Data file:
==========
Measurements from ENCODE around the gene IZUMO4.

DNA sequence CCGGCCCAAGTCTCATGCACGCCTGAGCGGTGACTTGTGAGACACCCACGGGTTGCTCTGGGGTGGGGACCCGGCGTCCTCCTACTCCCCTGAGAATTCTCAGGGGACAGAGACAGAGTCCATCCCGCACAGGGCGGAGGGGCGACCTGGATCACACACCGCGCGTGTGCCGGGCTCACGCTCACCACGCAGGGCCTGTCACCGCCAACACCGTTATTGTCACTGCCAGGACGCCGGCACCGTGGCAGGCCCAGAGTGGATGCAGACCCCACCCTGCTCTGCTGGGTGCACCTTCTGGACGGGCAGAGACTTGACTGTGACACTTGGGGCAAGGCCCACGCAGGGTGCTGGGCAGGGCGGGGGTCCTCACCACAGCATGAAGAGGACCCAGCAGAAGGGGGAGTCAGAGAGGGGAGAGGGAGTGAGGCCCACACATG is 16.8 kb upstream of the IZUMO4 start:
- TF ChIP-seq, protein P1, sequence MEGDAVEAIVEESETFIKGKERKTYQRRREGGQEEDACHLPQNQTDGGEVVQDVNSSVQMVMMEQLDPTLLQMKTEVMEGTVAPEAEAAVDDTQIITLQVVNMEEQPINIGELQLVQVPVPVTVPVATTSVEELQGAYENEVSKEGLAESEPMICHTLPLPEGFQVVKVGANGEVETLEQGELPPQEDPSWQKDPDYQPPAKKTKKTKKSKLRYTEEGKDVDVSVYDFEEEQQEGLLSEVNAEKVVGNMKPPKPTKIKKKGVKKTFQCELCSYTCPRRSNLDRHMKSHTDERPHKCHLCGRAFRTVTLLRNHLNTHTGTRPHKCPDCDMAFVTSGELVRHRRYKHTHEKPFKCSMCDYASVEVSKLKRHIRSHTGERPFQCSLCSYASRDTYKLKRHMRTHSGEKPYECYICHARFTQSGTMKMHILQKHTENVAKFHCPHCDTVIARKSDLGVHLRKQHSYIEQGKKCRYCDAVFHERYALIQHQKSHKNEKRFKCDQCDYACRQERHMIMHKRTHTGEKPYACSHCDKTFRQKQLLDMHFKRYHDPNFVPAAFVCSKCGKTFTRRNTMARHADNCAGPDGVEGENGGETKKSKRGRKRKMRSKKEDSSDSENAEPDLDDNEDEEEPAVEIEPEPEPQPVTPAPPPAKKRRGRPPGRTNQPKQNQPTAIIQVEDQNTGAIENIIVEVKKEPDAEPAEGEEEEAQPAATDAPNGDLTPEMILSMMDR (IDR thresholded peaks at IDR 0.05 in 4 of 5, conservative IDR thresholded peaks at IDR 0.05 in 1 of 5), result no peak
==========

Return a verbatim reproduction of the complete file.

Measurements from ENCODE around the gene IZUMO4.

DNA sequence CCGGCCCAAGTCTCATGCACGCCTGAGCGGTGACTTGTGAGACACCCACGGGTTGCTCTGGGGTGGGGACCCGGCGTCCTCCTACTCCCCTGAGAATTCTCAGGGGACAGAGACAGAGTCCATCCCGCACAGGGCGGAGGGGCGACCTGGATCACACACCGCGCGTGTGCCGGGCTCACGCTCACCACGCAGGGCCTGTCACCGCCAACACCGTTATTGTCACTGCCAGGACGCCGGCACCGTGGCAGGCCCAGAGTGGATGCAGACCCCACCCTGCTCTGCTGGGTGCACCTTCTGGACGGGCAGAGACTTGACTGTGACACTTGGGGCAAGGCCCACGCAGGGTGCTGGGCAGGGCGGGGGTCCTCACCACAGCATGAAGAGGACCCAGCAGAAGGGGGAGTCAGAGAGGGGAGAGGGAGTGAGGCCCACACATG is 16.8 kb upstream of the IZUMO4 start:
- TF ChIP-seq, protein P1, sequence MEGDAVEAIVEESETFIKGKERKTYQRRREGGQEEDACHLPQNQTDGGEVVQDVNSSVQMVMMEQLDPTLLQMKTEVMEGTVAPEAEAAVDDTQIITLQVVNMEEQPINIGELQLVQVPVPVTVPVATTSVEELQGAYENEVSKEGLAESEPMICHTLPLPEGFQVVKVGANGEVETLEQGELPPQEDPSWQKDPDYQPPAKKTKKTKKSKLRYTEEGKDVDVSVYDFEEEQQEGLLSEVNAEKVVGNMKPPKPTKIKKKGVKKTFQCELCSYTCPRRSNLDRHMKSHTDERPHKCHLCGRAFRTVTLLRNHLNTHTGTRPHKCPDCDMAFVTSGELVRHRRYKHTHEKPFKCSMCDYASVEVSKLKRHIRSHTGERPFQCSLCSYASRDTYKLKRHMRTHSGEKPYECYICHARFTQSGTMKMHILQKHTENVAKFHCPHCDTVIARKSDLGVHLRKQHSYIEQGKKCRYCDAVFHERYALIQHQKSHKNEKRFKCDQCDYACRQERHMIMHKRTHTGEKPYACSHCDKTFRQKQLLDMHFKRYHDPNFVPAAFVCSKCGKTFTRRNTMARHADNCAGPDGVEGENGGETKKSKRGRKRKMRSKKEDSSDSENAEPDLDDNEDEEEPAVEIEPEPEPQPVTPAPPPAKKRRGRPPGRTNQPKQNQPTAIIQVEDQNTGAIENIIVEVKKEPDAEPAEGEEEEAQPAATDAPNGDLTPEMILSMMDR (IDR thresholded peaks at IDR 0.05 in 4 of 5, conservative IDR thresholded peaks at IDR 0.05 in 1 of 5), result no peak